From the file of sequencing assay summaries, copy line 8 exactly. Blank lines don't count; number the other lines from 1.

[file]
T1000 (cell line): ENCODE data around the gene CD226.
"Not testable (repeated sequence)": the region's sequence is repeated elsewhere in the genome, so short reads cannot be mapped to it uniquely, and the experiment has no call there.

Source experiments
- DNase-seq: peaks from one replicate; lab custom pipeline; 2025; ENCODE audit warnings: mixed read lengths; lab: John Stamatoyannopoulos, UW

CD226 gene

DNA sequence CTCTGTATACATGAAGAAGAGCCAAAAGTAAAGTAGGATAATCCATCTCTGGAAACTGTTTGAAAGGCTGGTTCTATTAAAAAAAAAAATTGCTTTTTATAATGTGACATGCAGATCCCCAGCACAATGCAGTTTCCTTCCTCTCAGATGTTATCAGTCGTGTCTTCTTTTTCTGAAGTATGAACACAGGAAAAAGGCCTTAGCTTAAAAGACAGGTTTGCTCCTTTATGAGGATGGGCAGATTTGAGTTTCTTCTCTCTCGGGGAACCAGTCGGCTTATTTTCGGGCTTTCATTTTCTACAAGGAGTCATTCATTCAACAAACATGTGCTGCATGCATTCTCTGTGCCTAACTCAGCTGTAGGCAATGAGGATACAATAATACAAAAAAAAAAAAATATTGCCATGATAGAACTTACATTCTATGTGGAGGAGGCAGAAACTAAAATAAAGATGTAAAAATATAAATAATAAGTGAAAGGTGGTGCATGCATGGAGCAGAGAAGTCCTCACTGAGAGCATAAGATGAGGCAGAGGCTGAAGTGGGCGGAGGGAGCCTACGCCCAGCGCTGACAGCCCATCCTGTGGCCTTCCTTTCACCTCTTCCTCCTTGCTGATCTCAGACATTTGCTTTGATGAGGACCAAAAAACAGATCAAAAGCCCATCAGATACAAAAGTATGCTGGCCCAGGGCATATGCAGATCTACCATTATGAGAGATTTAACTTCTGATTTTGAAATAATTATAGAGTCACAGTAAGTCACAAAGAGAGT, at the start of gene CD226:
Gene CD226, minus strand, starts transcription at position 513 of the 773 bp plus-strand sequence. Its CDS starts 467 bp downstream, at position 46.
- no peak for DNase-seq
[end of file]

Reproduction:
- no peak for DNase-seq